Banks reach out to finance small business
By Marilyn Bowden
While start-ups are in general a risky proposition, local financial institutions say they are eager to lend to existing small businesses with a good track record.
"Small business is the backbone of the national economy and the local economy as well as the bank's market here," said Sam Monti, Ocean Bank's executive vice president and chief credit officer, "so we are very interested in small business lending and very active there."
Small businesses that don't meet Ocean Bank's underwriting criteria due to lack of capital or experience or collateral, he said, can be accommodated in conjunction with the Small Business Administration, or SBA.
Ocean Bank is particularly amenable to lending for business-related real estate, Mr. Monti said, such as warehouses or small office buildings; machinery and equipment; and business vehicles.
"We also have working capital lines of credit," he said, "for inventory or accounts receivables — or factoring, where we buy their receivables, for those don't have strong balance sheets but do have very strong customers."
While the start-up market is more difficult, Mr. Monti said, "we will entertain the possibility if they have a good business plan that sounds feasible and some capital and collateral. But we especially love existing businesses that need some refinancing or need to expand."
PNC Bank's most recent biannual Economic Outlook survey found an increase in loan demand in South Florida, with 23% of business owners surveyed saying they planned to take out a loan or a line of credit during the next six months and 70% planning to spend on capital investments.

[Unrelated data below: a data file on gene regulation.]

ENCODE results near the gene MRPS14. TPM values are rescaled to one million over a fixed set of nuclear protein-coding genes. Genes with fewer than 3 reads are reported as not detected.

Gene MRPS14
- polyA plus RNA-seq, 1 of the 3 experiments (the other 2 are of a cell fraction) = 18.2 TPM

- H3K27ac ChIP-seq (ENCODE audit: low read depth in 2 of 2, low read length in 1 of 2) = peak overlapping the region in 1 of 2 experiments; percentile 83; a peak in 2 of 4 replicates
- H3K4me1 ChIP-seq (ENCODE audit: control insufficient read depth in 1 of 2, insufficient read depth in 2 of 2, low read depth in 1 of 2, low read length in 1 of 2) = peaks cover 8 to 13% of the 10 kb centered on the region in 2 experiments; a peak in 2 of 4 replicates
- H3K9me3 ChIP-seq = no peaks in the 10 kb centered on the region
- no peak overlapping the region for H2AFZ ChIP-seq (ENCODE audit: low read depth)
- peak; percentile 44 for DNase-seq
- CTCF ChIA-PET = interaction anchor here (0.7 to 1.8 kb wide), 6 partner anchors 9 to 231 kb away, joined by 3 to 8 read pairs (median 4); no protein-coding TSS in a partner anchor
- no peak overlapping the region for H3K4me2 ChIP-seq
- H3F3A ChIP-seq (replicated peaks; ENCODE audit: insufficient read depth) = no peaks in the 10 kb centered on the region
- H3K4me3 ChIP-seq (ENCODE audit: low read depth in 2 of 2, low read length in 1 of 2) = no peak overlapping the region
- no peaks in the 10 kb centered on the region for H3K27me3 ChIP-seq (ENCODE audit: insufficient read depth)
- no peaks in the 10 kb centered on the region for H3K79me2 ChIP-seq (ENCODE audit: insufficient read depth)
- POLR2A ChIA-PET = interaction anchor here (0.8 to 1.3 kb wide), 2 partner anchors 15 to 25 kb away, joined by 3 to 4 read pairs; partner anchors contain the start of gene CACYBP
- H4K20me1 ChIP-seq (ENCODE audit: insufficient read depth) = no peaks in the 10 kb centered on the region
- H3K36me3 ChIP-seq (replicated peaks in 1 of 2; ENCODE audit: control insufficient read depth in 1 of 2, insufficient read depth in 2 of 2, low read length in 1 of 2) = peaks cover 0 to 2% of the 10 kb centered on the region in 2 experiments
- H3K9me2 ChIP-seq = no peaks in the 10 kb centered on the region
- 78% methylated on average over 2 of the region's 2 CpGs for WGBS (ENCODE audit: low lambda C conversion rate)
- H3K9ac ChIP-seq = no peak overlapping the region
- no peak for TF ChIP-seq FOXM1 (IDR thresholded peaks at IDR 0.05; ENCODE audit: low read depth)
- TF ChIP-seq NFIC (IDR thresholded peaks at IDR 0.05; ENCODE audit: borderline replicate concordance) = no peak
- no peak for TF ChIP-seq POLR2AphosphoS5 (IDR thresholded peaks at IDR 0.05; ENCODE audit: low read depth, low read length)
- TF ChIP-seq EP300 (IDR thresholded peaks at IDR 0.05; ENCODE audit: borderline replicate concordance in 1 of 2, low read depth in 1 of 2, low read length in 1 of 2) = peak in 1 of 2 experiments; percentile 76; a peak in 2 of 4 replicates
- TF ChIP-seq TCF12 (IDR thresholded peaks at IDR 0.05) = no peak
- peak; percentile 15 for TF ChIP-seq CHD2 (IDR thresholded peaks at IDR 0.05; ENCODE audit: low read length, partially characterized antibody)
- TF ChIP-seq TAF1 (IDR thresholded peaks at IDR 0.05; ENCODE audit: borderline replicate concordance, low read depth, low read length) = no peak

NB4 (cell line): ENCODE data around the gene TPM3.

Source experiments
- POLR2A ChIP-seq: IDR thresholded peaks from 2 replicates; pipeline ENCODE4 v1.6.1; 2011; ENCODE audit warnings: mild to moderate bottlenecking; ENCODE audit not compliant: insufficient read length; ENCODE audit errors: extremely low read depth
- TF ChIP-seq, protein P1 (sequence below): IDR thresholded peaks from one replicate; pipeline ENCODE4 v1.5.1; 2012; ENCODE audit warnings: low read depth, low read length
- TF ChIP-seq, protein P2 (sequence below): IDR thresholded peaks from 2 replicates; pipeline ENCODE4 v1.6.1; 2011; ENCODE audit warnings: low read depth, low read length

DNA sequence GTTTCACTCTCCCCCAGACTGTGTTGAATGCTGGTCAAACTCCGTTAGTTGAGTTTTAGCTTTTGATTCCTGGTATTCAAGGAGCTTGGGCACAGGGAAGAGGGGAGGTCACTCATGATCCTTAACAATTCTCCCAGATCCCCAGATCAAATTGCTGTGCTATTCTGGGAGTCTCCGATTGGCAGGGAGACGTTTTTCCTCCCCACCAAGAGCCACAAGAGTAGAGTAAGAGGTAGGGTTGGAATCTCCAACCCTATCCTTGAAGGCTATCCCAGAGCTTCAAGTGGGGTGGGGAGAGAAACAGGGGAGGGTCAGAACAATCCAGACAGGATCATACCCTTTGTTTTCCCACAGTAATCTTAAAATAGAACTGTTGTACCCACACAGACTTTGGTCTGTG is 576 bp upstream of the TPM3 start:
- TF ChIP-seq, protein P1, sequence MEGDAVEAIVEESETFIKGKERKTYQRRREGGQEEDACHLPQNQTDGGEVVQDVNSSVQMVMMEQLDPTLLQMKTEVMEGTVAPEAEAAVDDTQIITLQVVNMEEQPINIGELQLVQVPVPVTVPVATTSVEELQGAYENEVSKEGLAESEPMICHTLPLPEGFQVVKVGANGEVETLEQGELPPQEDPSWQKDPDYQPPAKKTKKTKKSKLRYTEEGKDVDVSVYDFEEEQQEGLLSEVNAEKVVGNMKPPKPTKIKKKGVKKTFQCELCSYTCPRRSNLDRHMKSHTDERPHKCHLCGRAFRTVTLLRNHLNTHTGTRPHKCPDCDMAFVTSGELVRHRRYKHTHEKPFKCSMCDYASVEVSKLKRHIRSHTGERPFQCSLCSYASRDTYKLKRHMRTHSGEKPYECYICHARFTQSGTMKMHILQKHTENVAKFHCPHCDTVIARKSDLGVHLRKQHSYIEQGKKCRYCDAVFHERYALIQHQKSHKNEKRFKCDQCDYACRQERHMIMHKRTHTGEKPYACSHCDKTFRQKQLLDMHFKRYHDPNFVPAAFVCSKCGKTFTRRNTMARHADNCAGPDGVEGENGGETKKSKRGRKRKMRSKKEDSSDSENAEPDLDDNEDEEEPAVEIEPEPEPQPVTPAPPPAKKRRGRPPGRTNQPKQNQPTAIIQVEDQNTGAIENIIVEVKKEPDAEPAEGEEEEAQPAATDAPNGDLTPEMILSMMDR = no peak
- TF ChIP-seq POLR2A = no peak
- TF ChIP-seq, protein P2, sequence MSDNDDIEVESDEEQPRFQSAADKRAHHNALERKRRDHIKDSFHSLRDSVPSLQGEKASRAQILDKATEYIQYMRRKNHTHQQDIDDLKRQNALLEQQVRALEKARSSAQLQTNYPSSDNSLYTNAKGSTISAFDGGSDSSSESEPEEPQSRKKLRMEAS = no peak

"We feel good about that momentum," said South Florida Business Banking Manager Josh Folds.
He said PNC prefers a holistic approach with its corporate customers that begins with a "cash-flow conversation" before determining specific strategies, but when it comes to credit, "we focus on those with annual sales from to $1 million to $10 million."
In 2011, Mr. Folds said, PNC originated 326 SBA-backed loans totaling $100 million, about 10% of its total small business lending volume.
PNC looks at five lending criteria, he said: character, capacity, capital injection, economic conditions and collateral.
TD Bank continued to lend to small businesses throughout the recession, said South Florida Market President Ernie Diaz, and is the third largest SBA lender in the state, both in number of loans and dollar volume for deals closed.
"We are committed to the small-business segment," he said, "because we believe the role it plays is crucial in the economy as a whole and in South Florida especially."
While TD will look at any loan application, he said, "We use common sense. We understand that businesses have been through difficult times. We look at longevity of the business and the experience and commitment of the principals."
Mr. Diaz said he sees improvement in the South Florida economy as small businesses start to turn a profit.
"Short of another dip in the recession, credit is opening up," he said. "Businesses that are related to tourism are starting to do well. So are small retailers, though there's always a level of risk but there. We've done a lot of lending to family doctor practices and dental practices; the healthcare industry is thriving."
Credit unions are another financing option for small businesses, said Giulio Cordasco, member development manager for Tropical Financial Credit Union.
"The credit union traditionally offers better borrowing rates compared to banks because it is a not-for-profit organization and shares its proceeds with members by offering better rates on loans and deposits," he said. "We are the sleeping giants right now."
Tropical Financial "is beginning to do lending again," Mr. Cordasco said. "We just opened a new lending center in Kendall in the London Square shopping center at 13520 SW 120th St.
"We want to open the floodgates to small businesses, and also larger ones. We offer loan capacity up to $10 million, and also unsecured lines of credit from $10,000 to $100,000 and secured up to $250,000."
While Tropical Financial will in general look at any type of business with a two-year history, he said, hotels usually present too big a risk.
"We will look at restaurants," he said, "which many banks are not entertaining at all. We will also make equipment and vehicle loans up to 80% loan-to-value."
An often overlooked lending alternative, Mr. Cordasco said, is the business credit card. Tropical Financial offers them with up to a $45,000 credit limit.
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